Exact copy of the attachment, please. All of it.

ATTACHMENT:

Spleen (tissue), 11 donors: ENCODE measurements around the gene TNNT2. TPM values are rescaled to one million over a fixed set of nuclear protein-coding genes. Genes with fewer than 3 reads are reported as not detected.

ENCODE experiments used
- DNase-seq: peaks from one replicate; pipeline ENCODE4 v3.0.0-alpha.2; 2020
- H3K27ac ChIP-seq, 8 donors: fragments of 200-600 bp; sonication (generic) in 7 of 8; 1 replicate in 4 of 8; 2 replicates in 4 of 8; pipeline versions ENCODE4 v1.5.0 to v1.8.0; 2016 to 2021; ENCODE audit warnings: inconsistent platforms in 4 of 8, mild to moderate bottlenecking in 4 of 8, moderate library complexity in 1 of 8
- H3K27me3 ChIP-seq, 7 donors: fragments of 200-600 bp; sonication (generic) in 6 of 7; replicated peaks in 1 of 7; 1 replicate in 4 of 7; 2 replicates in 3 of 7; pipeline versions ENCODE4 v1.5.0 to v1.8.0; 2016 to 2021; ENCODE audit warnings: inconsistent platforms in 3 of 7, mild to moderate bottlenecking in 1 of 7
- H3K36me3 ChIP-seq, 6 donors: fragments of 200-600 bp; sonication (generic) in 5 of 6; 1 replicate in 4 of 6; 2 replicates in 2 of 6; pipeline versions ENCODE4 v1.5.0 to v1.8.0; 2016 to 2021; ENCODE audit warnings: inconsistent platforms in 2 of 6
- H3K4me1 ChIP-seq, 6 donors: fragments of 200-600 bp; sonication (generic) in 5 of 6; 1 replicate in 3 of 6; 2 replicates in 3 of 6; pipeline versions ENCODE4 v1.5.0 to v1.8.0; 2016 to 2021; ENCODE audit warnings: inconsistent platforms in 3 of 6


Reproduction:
Spleen (tissue), 11 donors: ENCODE measurements around the gene TNNT2. TPM values are rescaled to one million over a fixed set of nuclear protein-coding genes. Genes with fewer than 3 reads are reported as not detected.

ENCODE experiments used
- DNase-seq: peaks from one replicate; pipeline ENCODE4 v3.0.0-alpha.2; 2020
- H3K27ac ChIP-seq, 8 donors: fragments of 200-600 bp; sonication (generic) in 7 of 8; 1 replicate in 4 of 8; 2 replicates in 4 of 8; pipeline versions ENCODE4 v1.5.0 to v1.8.0; 2016 to 2021; ENCODE audit warnings: inconsistent platforms in 4 of 8, mild to moderate bottlenecking in 4 of 8, moderate library complexity in 1 of 8
- H3K27me3 ChIP-seq, 7 donors: fragments of 200-600 bp; sonication (generic) in 6 of 7; replicated peaks in 1 of 7; 1 replicate in 4 of 7; 2 replicates in 3 of 7; pipeline versions ENCODE4 v1.5.0 to v1.8.0; 2016 to 2021; ENCODE audit warnings: inconsistent platforms in 3 of 7, mild to moderate bottlenecking in 1 of 7
- H3K36me3 ChIP-seq, 6 donors: fragments of 200-600 bp; sonication (generic) in 5 of 6; 1 replicate in 4 of 6; 2 replicates in 2 of 6; pipeline versions ENCODE4 v1.5.0 to v1.8.0; 2016 to 2021; ENCODE audit warnings: inconsistent platforms in 2 of 6
- H3K4me1 ChIP-seq, 6 donors: fragments of 200-600 bp; sonication (generic) in 5 of 6; 1 replicate in 3 of 6; 2 replicates in 3 of 6; pipeline versions ENCODE4 v1.5.0 to v1.8.0; 2016 to 2021; ENCODE audit warnings: inconsistent platforms in 3 of 6